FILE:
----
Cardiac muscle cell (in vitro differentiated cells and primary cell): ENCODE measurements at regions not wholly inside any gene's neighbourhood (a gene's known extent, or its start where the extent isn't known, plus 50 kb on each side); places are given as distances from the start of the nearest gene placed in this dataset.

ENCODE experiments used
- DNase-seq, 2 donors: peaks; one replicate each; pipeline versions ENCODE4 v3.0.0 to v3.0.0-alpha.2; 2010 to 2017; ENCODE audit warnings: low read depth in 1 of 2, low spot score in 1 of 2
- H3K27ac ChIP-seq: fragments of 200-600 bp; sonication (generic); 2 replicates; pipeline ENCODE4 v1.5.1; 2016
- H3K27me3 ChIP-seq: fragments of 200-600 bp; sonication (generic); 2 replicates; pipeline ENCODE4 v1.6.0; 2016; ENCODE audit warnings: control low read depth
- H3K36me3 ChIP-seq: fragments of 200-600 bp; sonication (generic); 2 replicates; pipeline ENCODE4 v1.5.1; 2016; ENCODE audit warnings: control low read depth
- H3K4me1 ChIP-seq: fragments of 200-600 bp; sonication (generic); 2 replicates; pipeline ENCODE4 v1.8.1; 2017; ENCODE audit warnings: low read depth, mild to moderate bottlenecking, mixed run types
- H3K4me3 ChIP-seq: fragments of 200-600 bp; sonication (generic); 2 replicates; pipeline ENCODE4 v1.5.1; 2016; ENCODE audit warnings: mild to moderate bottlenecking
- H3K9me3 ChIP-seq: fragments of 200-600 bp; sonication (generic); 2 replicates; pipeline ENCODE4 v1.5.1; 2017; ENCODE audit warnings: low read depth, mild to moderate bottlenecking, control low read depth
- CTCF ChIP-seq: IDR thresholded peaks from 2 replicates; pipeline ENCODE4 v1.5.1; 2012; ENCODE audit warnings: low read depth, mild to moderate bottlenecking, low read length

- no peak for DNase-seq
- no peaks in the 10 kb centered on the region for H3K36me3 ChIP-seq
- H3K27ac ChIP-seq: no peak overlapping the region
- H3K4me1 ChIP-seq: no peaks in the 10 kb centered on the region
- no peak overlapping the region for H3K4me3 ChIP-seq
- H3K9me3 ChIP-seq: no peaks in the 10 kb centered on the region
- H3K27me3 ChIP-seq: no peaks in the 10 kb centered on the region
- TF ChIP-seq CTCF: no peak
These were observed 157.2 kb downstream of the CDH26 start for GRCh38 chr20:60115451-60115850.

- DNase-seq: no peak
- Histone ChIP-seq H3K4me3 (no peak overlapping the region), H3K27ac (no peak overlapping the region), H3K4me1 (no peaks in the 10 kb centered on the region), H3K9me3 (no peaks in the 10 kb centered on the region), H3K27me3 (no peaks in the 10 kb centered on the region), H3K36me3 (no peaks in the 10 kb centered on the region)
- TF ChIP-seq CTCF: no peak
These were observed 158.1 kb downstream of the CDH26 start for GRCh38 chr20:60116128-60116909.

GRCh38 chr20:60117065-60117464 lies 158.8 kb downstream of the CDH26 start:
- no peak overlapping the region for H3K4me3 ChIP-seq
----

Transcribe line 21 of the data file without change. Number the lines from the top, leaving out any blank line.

- Histone ChIP-seq H3K4me3 (no peak overlapping the region), H3K27ac (no peak overlapping the region), H3K4me1 (no peaks in the 10 kb centered on the region), H3K9me3 (no peaks in the 10 kb centered on the region), H3K27me3 (no peaks in the 10 kb centered on the region), H3K36me3 (no peaks in the 10 kb centered on the region)